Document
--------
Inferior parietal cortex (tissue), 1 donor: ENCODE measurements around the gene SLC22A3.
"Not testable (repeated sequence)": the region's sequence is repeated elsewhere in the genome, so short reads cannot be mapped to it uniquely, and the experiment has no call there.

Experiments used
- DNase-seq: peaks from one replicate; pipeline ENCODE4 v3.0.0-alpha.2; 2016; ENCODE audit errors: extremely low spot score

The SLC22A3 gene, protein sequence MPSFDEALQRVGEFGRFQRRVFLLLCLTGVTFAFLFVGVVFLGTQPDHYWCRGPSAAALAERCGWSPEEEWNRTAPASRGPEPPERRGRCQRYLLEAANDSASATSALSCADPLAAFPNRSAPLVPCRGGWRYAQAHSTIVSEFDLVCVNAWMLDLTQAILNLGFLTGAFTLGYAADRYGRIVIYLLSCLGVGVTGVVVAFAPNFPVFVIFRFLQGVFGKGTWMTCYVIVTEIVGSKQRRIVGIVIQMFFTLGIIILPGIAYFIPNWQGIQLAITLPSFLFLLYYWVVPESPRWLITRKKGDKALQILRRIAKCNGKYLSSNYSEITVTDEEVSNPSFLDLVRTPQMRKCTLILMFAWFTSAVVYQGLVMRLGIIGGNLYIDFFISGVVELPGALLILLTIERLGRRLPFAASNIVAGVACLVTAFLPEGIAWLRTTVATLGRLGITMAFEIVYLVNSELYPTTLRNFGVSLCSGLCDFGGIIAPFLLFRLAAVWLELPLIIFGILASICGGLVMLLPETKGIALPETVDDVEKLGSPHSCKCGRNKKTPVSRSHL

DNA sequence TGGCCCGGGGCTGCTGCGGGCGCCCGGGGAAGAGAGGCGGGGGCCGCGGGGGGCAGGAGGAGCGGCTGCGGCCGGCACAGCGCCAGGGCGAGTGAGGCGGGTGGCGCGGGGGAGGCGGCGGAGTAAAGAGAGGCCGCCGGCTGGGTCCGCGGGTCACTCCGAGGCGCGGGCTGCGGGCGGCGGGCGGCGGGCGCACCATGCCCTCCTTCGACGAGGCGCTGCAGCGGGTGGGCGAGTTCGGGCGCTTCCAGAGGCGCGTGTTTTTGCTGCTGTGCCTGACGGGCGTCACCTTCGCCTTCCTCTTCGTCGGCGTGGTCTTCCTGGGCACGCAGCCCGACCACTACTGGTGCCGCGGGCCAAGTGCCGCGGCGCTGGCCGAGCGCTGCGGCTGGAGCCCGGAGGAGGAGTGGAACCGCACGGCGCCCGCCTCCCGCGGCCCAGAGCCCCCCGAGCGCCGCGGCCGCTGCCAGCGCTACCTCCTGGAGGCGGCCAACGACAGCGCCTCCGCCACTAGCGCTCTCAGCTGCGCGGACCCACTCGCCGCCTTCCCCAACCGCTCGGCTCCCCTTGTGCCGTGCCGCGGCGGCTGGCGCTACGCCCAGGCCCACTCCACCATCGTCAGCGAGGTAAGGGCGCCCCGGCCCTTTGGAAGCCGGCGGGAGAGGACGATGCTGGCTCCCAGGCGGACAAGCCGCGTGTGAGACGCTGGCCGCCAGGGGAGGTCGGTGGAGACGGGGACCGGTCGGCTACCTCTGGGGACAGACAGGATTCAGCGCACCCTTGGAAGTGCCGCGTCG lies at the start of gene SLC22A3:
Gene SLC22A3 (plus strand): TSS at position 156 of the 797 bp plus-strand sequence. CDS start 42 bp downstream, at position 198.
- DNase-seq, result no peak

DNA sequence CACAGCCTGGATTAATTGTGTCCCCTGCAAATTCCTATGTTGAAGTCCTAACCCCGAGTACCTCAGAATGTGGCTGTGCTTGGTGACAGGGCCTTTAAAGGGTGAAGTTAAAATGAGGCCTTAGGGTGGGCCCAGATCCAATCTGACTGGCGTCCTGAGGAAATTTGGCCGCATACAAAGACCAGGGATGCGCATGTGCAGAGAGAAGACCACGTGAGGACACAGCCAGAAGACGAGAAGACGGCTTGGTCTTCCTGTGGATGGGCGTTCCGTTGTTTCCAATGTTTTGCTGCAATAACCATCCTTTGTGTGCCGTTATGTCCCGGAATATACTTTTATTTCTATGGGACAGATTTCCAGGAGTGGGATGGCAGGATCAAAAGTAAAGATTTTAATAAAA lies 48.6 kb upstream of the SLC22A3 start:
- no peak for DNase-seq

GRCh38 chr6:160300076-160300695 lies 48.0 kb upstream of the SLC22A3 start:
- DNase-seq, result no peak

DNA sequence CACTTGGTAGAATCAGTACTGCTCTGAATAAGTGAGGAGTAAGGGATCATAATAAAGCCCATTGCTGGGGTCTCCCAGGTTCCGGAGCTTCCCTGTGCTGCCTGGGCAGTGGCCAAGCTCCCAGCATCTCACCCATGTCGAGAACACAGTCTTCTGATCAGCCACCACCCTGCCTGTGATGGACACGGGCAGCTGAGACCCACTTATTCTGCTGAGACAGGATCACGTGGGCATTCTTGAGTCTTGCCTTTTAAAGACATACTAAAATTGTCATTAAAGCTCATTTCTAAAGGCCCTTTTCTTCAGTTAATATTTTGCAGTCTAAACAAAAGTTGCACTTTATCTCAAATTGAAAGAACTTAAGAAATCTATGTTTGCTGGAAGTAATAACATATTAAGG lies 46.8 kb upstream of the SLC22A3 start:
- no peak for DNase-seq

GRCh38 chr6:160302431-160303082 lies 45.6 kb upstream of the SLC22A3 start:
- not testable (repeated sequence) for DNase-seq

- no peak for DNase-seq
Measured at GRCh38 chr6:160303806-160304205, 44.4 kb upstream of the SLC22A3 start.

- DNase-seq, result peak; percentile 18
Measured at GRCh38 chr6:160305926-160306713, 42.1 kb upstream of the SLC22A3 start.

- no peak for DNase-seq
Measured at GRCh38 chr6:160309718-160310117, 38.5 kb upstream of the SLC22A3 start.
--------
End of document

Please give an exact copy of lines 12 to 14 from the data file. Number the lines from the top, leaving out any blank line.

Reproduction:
- DNase-seq, result no peak

DNA sequence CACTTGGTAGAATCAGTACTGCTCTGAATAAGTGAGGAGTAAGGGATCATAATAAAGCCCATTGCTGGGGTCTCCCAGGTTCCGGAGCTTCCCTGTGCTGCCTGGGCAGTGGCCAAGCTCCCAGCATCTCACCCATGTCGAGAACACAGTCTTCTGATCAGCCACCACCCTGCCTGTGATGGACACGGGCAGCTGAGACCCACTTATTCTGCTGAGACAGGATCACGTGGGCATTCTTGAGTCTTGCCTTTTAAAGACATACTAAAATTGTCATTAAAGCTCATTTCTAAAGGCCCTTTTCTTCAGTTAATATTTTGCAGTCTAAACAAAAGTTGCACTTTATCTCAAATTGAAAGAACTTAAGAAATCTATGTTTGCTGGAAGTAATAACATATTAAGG lies 46.8 kb upstream of the SLC22A3 start:
- no peak for DNase-seq